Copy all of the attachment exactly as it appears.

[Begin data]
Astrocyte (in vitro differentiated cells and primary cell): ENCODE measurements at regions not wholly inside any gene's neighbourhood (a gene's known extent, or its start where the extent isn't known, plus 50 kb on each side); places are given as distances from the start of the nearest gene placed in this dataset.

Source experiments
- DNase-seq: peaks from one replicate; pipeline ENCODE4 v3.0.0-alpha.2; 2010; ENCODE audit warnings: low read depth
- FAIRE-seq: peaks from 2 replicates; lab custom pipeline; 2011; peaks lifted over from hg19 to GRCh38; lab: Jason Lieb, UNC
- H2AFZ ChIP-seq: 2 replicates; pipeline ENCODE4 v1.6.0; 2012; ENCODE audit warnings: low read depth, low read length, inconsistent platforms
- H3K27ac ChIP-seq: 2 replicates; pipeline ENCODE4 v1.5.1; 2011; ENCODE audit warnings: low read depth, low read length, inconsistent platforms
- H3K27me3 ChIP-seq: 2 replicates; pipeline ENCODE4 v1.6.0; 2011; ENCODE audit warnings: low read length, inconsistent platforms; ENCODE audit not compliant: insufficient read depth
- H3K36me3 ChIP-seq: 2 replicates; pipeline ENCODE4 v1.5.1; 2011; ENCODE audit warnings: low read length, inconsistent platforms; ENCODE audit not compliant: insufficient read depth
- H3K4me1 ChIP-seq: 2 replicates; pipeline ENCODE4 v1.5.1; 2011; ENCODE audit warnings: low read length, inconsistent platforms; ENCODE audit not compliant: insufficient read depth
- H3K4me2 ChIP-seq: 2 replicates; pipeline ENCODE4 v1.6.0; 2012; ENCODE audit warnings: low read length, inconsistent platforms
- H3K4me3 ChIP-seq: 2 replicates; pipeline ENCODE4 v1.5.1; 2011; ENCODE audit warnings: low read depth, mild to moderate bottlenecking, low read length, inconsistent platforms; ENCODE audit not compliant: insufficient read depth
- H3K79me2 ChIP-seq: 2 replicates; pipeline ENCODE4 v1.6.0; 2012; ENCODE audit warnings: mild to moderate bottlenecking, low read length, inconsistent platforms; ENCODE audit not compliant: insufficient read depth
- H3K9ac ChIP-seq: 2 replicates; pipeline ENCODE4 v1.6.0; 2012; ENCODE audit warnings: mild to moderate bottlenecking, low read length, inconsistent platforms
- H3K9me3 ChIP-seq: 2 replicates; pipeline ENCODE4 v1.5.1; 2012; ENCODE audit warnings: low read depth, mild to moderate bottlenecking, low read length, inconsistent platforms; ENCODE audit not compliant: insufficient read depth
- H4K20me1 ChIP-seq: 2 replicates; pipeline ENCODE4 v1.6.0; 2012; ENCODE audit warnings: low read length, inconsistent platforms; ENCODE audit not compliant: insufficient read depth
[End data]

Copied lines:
Astrocyte (in vitro differentiated cells and primary cell): ENCODE measurements at regions not wholly inside any gene's neighbourhood (a gene's known extent, or its start where the extent isn't known, plus 50 kb on each side); places are given as distances from the start of the nearest gene placed in this dataset.

Source experiments
- DNase-seq: peaks from one replicate; pipeline ENCODE4 v3.0.0-alpha.2; 2010; ENCODE audit warnings: low read depth
- FAIRE-seq: peaks from 2 replicates; lab custom pipeline; 2011; peaks lifted over from hg19 to GRCh38; lab: Jason Lieb, UNC
- H2AFZ ChIP-seq: 2 replicates; pipeline ENCODE4 v1.6.0; 2012; ENCODE audit warnings: low read depth, low read length, inconsistent platforms
- H3K27ac ChIP-seq: 2 replicates; pipeline ENCODE4 v1.5.1; 2011; ENCODE audit warnings: low read depth, low read length, inconsistent platforms
- H3K27me3 ChIP-seq: 2 replicates; pipeline ENCODE4 v1.6.0; 2011; ENCODE audit warnings: low read length, inconsistent platforms; ENCODE audit not compliant: insufficient read depth
- H3K36me3 ChIP-seq: 2 replicates; pipeline ENCODE4 v1.5.1; 2011; ENCODE audit warnings: low read length, inconsistent platforms; ENCODE audit not compliant: insufficient read depth
- H3K4me1 ChIP-seq: 2 replicates; pipeline ENCODE4 v1.5.1; 2011; ENCODE audit warnings: low read length, inconsistent platforms; ENCODE audit not compliant: insufficient read depth
- H3K4me2 ChIP-seq: 2 replicates; pipeline ENCODE4 v1.6.0; 2012; ENCODE audit warnings: low read length, inconsistent platforms
- H3K4me3 ChIP-seq: 2 replicates; pipeline ENCODE4 v1.5.1; 2011; ENCODE audit warnings: low read depth, mild to moderate bottlenecking, low read length, inconsistent platforms; ENCODE audit not compliant: insufficient read depth
- H3K79me2 ChIP-seq: 2 replicates; pipeline ENCODE4 v1.6.0; 2012; ENCODE audit warnings: mild to moderate bottlenecking, low read length, inconsistent platforms; ENCODE audit not compliant: insufficient read depth
- H3K9ac ChIP-seq: 2 replicates; pipeline ENCODE4 v1.6.0; 2012; ENCODE audit warnings: mild to moderate bottlenecking, low read length, inconsistent platforms
- H3K9me3 ChIP-seq: 2 replicates; pipeline ENCODE4 v1.5.1; 2012; ENCODE audit warnings: low read depth, mild to moderate bottlenecking, low read length, inconsistent platforms; ENCODE audit not compliant: insufficient read depth
- H4K20me1 ChIP-seq: 2 replicates; pipeline ENCODE4 v1.6.0; 2012; ENCODE audit warnings: low read length, inconsistent platforms; ENCODE audit not compliant: insufficient read depth